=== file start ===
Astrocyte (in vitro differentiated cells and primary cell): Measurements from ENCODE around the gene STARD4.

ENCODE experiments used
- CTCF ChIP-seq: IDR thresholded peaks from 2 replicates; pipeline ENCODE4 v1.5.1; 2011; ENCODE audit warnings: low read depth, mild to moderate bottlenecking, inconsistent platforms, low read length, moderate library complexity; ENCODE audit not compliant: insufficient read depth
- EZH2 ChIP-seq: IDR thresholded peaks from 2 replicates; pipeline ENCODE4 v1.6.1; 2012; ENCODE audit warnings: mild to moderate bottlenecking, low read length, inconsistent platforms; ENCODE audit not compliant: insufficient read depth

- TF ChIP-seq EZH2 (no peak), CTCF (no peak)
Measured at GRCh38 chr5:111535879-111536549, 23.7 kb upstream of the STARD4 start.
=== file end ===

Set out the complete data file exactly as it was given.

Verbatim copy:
Astrocyte (in vitro differentiated cells and primary cell): Measurements from ENCODE around the gene STARD4.

ENCODE experiments used
- CTCF ChIP-seq: IDR thresholded peaks from 2 replicates; pipeline ENCODE4 v1.5.1; 2011; ENCODE audit warnings: low read depth, mild to moderate bottlenecking, inconsistent platforms, low read length, moderate library complexity; ENCODE audit not compliant: insufficient read depth
- EZH2 ChIP-seq: IDR thresholded peaks from 2 replicates; pipeline ENCODE4 v1.6.1; 2012; ENCODE audit warnings: mild to moderate bottlenecking, low read length, inconsistent platforms; ENCODE audit not compliant: insufficient read depth

- TF ChIP-seq EZH2 (no peak), CTCF (no peak)
Measured at GRCh38 chr5:111535879-111536549, 23.7 kb upstream of the STARD4 start.